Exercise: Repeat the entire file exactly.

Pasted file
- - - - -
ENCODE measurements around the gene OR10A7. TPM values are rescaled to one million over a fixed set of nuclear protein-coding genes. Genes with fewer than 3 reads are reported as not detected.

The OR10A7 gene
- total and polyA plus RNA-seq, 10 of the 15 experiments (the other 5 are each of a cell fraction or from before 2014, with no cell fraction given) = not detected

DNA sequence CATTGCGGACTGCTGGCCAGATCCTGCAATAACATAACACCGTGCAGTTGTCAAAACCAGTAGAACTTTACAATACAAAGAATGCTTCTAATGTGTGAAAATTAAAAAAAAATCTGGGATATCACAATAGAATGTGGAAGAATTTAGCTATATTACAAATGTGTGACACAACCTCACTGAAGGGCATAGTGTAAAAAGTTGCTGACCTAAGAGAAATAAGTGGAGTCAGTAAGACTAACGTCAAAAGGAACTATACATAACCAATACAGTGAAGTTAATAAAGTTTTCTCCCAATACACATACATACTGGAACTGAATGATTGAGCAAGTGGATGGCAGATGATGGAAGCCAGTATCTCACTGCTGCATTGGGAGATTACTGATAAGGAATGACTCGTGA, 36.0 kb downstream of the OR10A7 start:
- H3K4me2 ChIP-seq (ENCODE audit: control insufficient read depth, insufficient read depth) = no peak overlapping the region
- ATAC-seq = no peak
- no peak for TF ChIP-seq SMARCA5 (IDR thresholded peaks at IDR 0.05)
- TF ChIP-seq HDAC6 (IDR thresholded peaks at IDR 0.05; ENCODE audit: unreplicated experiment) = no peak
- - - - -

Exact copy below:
ENCODE measurements around the gene OR10A7. TPM values are rescaled to one million over a fixed set of nuclear protein-coding genes. Genes with fewer than 3 reads are reported as not detected.

The OR10A7 gene
- total and polyA plus RNA-seq, 10 of the 15 experiments (the other 5 are each of a cell fraction or from before 2014, with no cell fraction given) = not detected

DNA sequence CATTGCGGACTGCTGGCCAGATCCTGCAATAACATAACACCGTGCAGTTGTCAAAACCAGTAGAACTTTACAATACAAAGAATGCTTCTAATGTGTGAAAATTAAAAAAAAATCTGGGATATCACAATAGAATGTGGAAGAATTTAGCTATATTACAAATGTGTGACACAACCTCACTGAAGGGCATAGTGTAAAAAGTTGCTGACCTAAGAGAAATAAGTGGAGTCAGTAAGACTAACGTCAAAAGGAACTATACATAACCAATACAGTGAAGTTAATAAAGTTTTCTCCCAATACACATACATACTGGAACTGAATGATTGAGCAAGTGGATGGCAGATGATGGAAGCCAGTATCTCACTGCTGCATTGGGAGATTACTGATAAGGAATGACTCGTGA, 36.0 kb downstream of the OR10A7 start:
- H3K4me2 ChIP-seq (ENCODE audit: control insufficient read depth, insufficient read depth) = no peak overlapping the region
- ATAC-seq = no peak
- no peak for TF ChIP-seq SMARCA5 (IDR thresholded peaks at IDR 0.05)
- TF ChIP-seq HDAC6 (IDR thresholded peaks at IDR 0.05; ENCODE audit: unreplicated experiment) = no peak